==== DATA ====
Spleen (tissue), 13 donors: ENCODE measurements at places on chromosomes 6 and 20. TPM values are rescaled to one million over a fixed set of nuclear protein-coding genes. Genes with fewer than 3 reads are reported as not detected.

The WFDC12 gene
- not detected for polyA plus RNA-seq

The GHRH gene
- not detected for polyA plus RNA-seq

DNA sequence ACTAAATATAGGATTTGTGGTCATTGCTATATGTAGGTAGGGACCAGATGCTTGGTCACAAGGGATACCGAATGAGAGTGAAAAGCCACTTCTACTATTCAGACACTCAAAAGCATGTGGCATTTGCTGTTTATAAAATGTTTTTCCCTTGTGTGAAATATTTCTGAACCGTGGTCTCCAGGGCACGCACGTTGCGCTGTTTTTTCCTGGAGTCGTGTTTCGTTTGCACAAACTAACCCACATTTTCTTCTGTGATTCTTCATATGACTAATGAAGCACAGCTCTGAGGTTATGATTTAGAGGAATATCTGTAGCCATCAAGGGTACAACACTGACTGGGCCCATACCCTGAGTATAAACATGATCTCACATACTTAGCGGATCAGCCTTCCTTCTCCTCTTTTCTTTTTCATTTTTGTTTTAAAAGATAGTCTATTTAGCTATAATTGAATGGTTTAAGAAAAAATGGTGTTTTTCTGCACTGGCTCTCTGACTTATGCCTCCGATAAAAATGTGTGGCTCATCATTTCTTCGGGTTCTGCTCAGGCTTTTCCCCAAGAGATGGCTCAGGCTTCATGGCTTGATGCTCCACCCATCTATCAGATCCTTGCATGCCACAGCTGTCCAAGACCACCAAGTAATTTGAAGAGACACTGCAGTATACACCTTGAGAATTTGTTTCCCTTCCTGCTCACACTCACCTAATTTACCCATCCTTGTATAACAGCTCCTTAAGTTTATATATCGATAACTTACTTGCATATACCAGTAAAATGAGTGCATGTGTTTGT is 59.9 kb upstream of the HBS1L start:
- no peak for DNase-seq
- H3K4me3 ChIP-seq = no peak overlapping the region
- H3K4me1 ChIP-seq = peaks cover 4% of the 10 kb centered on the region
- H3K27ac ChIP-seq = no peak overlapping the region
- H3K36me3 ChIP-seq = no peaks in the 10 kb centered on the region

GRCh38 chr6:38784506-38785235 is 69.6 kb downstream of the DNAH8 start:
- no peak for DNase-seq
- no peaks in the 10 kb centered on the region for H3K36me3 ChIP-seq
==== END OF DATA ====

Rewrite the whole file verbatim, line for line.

Spleen (tissue), 13 donors: ENCODE measurements at places on chromosomes 6 and 20. TPM values are rescaled to one million over a fixed set of nuclear protein-coding genes. Genes with fewer than 3 reads are reported as not detected.

The WFDC12 gene
- not detected for polyA plus RNA-seq

The GHRH gene
- not detected for polyA plus RNA-seq

DNA sequence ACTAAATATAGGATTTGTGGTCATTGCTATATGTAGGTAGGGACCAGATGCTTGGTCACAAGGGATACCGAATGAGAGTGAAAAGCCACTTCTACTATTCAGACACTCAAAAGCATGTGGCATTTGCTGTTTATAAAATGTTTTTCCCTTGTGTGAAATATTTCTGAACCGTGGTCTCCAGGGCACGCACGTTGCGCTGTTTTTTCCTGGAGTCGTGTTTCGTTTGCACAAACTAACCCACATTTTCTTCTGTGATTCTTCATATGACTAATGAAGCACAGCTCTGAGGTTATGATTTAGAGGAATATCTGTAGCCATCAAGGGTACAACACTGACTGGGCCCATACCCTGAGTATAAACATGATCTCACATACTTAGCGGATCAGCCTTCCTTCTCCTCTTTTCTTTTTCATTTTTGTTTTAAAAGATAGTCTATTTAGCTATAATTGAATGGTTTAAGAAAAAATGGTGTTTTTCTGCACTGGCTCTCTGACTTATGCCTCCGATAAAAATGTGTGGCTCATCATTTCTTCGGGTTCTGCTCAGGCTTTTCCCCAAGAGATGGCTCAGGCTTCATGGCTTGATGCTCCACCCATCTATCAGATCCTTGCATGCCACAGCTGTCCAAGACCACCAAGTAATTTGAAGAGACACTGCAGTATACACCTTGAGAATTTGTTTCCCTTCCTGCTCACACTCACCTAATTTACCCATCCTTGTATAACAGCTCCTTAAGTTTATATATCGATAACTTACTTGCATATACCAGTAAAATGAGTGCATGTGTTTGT is 59.9 kb upstream of the HBS1L start:
- no peak for DNase-seq
- H3K4me3 ChIP-seq = no peak overlapping the region
- H3K4me1 ChIP-seq = peaks cover 4% of the 10 kb centered on the region
- H3K27ac ChIP-seq = no peak overlapping the region
- H3K36me3 ChIP-seq = no peaks in the 10 kb centered on the region

GRCh38 chr6:38784506-38785235 is 69.6 kb downstream of the DNAH8 start:
- no peak for DNase-seq
- no peaks in the 10 kb centered on the region for H3K36me3 ChIP-seq